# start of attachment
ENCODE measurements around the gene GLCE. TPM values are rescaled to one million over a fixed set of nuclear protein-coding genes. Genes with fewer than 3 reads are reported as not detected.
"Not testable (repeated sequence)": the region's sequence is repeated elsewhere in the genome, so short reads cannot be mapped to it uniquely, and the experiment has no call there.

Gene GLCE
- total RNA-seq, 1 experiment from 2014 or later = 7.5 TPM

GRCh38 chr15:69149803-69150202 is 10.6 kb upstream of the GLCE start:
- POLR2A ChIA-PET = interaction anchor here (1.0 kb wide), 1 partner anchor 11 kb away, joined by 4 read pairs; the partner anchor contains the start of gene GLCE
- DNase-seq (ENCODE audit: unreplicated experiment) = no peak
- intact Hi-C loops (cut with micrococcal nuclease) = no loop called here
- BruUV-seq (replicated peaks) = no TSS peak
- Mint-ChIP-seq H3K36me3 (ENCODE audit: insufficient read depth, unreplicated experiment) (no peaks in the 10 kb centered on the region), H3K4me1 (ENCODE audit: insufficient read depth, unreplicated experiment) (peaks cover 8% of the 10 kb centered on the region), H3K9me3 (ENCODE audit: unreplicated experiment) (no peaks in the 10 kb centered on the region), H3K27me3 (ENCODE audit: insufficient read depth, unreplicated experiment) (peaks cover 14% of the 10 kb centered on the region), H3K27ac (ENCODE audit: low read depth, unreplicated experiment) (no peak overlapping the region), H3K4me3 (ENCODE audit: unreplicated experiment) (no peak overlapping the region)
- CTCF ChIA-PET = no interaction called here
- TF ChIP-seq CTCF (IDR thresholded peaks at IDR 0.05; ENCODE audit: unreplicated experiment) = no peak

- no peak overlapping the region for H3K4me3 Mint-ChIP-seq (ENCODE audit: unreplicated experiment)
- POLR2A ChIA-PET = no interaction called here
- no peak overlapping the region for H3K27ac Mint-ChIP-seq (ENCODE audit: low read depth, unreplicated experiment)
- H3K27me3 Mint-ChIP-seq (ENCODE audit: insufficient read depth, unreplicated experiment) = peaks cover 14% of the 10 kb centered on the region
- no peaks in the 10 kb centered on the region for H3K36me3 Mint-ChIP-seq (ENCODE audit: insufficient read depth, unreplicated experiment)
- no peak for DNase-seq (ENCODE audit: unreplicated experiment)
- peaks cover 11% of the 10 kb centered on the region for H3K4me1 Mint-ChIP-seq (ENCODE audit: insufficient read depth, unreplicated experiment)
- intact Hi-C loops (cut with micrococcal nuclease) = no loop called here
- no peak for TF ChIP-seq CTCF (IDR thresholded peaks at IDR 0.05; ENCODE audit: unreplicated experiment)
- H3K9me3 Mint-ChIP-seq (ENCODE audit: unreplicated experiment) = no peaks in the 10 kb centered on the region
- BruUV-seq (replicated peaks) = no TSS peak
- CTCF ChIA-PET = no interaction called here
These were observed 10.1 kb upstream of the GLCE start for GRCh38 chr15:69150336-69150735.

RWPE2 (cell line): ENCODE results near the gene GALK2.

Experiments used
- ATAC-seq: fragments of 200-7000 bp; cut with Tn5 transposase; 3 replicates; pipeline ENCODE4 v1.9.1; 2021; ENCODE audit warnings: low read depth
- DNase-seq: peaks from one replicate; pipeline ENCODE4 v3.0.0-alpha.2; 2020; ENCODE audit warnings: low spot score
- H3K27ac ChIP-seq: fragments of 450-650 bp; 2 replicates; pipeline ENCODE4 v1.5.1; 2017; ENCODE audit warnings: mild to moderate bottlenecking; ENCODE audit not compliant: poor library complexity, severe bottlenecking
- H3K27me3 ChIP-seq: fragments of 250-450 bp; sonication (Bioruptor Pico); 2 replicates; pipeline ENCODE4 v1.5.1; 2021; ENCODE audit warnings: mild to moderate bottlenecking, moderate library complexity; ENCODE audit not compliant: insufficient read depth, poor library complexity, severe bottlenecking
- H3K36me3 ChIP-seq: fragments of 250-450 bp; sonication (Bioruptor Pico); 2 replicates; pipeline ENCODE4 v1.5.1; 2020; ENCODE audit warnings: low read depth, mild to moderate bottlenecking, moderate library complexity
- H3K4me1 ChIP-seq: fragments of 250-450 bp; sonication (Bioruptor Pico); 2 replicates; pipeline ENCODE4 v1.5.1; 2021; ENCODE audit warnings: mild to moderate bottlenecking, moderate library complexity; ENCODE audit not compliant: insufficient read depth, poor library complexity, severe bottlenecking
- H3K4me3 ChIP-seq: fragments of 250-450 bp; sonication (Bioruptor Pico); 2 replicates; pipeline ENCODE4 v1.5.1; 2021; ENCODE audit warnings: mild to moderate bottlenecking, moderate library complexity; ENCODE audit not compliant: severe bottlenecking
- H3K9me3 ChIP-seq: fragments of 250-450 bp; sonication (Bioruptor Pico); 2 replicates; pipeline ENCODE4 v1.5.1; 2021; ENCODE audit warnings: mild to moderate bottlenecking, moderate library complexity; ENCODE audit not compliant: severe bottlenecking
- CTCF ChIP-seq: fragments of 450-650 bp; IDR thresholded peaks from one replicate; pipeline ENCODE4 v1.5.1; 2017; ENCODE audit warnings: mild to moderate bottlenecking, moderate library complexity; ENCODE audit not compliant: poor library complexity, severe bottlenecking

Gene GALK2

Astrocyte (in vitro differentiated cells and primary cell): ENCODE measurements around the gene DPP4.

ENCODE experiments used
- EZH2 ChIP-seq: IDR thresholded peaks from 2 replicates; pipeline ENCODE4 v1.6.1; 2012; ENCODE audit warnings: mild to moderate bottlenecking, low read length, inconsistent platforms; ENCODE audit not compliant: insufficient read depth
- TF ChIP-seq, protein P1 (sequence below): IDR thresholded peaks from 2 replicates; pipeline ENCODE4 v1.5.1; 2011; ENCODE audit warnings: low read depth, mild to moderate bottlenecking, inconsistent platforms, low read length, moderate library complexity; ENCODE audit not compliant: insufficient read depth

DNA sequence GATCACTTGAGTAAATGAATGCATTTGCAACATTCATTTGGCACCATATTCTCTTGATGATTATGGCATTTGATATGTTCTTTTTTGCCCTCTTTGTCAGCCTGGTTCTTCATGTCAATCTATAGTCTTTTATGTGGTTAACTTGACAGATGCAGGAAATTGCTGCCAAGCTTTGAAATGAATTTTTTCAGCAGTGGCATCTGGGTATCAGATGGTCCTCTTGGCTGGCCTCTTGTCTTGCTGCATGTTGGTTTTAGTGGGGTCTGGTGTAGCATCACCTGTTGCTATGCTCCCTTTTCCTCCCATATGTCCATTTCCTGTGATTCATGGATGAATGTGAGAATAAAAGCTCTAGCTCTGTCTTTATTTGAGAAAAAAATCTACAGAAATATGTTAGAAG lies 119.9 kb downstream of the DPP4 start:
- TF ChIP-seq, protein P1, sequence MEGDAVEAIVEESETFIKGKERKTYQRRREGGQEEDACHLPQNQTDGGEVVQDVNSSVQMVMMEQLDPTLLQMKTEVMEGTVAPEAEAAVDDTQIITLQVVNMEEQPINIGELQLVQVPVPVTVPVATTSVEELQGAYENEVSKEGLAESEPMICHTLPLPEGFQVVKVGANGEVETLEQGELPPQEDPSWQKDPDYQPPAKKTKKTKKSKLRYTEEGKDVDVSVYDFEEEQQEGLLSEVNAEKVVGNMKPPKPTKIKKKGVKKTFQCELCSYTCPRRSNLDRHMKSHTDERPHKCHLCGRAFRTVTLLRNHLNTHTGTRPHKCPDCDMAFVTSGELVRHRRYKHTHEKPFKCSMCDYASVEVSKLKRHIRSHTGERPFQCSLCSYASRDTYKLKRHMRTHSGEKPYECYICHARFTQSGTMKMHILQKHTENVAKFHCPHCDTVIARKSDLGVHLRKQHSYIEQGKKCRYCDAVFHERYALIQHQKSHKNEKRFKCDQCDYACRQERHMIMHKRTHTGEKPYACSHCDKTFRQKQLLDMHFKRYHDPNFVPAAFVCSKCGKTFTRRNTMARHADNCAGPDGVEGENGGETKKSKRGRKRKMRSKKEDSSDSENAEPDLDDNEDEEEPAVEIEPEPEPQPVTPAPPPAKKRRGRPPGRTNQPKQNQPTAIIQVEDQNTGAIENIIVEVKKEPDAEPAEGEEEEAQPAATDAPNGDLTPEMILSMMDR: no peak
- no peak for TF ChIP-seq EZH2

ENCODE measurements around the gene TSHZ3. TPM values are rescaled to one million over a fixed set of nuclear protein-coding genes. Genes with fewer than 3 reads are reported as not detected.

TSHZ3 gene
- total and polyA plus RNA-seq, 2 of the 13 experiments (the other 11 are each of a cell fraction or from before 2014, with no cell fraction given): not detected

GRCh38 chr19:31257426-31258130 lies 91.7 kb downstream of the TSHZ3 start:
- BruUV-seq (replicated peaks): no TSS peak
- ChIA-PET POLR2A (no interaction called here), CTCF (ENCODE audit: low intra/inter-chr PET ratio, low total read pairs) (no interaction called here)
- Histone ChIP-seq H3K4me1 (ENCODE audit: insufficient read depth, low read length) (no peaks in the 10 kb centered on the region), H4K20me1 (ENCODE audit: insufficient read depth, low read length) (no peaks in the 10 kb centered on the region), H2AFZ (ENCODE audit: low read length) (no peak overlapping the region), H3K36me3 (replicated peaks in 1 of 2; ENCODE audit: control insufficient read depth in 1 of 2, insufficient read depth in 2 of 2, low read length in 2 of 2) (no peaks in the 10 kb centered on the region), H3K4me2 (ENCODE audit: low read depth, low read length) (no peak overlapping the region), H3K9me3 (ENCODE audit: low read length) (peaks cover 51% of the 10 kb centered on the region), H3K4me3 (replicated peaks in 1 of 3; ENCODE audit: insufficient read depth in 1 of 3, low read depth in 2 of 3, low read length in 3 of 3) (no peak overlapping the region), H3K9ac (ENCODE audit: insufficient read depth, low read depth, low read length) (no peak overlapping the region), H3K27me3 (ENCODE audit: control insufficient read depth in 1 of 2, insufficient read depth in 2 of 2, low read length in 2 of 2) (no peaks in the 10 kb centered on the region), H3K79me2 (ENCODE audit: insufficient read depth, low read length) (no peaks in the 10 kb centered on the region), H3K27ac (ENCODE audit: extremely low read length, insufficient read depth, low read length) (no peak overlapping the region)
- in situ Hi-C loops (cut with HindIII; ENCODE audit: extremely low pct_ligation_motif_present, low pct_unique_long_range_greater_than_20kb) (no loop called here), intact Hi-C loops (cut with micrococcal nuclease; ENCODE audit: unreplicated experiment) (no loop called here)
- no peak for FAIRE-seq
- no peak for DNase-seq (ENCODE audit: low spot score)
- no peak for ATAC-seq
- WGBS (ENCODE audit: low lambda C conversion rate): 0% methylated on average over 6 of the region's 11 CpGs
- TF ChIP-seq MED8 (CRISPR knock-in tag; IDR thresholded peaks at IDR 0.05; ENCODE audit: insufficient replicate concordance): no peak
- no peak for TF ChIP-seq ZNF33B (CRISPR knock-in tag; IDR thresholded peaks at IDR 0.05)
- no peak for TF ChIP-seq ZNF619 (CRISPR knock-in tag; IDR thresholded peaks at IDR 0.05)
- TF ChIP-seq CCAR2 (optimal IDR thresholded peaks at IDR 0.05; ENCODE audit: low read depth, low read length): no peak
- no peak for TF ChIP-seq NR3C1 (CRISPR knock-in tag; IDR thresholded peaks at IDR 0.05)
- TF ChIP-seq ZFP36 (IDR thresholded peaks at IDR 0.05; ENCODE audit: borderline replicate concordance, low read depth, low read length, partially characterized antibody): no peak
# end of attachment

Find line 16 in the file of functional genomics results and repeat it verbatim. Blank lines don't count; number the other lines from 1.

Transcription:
- H3K27me3 Mint-ChIP-seq (ENCODE audit: insufficient read depth, unreplicated experiment) = peaks cover 14% of the 10 kb centered on the region